Emerging small to mid-size biopharmaceutical companies are dominating biomedical innovation, according to a new report from IQIVIA.
The report, 'Emerging Biopharma's Contribution to Innovation', has identified the growing footprint of smaller and emerging biopharmaceutical companies and their increasing contribution to innovation.
According to the report, there are 3,212 emerging biopharma companies (EBP) globally. IQIVIA defines an EBP as a company with an annual R&D spend under US$200 million or less than US$500 million in global revenue.
The report defines cell, gene and nucleotide therapies as Next-Generation Biotherapeutics (NGB). They currently make up less than 10 per cent of the total late-stage R&D pipelines but have more than doubled in number over the past three years.
The IQIVIA report showed that 269 gene, cell and nucleotide therapies were in the late stage pipeline development at the end of 2018, up from 182 in 2017 - a 30 per cent increase in just one year.
Of the 269, 92 per cent belong to EBP companies - large global biopharmaceutical companies are responsible for less than 10 per cent of gene, cell and nucleotide therapies in late-stage development.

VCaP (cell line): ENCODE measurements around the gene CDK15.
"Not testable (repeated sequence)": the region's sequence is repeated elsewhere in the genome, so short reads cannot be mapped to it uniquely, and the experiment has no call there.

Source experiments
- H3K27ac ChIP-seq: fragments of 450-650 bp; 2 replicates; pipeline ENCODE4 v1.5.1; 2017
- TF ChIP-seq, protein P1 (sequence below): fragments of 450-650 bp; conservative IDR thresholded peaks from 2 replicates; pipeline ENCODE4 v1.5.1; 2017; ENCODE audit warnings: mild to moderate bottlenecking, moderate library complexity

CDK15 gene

Within the top 30 EBP companies, there are four companies with gene technologies - Ligand Pharmaceuticals, Intrexon, CRISPR Therapeutics and Precision Biosciences, four companies with nucleic acid therapies and six with emerging antibodies or immunotherapies.
These companies have pioneered the dozens of approaches to gene and cell therapy currently in development while retaining control of their technologies.
Yet many of these EBP companies have never commercialised a therapy and have no commercial or actual presence in Australia.
The NGB companies could seek larger commercial partnerships with global companies to market their products but this is yet to emerge. In the absence of these partnerships, small markets like Australia may struggle to access these therapies.
Dr Amanda Ruth